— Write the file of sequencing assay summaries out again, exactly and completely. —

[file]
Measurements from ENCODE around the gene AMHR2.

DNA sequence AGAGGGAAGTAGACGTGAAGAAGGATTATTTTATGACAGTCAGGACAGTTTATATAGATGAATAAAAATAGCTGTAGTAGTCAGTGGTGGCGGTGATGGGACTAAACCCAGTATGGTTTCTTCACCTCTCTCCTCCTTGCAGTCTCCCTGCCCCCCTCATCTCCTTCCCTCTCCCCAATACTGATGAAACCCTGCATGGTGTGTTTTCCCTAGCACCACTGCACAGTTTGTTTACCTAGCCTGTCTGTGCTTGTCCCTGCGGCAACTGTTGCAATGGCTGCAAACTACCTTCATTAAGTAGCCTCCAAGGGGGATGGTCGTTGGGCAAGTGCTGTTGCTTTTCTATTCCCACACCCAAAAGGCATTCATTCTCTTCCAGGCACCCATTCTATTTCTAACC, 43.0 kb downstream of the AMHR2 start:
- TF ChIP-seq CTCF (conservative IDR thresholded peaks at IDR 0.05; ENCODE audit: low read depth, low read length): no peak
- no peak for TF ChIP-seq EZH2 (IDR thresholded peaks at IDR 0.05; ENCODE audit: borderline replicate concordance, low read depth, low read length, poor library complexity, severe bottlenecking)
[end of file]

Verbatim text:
Measurements from ENCODE around the gene AMHR2.

DNA sequence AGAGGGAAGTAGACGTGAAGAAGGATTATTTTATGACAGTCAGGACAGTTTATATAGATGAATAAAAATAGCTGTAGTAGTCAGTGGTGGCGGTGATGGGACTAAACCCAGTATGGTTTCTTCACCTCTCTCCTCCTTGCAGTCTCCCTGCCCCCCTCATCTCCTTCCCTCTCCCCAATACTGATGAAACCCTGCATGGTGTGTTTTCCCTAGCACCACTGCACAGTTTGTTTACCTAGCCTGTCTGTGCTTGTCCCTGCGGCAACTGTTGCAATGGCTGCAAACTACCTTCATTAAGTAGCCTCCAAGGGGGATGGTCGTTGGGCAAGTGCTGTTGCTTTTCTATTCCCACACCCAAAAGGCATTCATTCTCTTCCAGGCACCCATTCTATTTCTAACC, 43.0 kb downstream of the AMHR2 start:
- TF ChIP-seq CTCF (conservative IDR thresholded peaks at IDR 0.05; ENCODE audit: low read depth, low read length): no peak
- no peak for TF ChIP-seq EZH2 (IDR thresholded peaks at IDR 0.05; ENCODE audit: borderline replicate concordance, low read depth, low read length, poor library complexity, severe bottlenecking)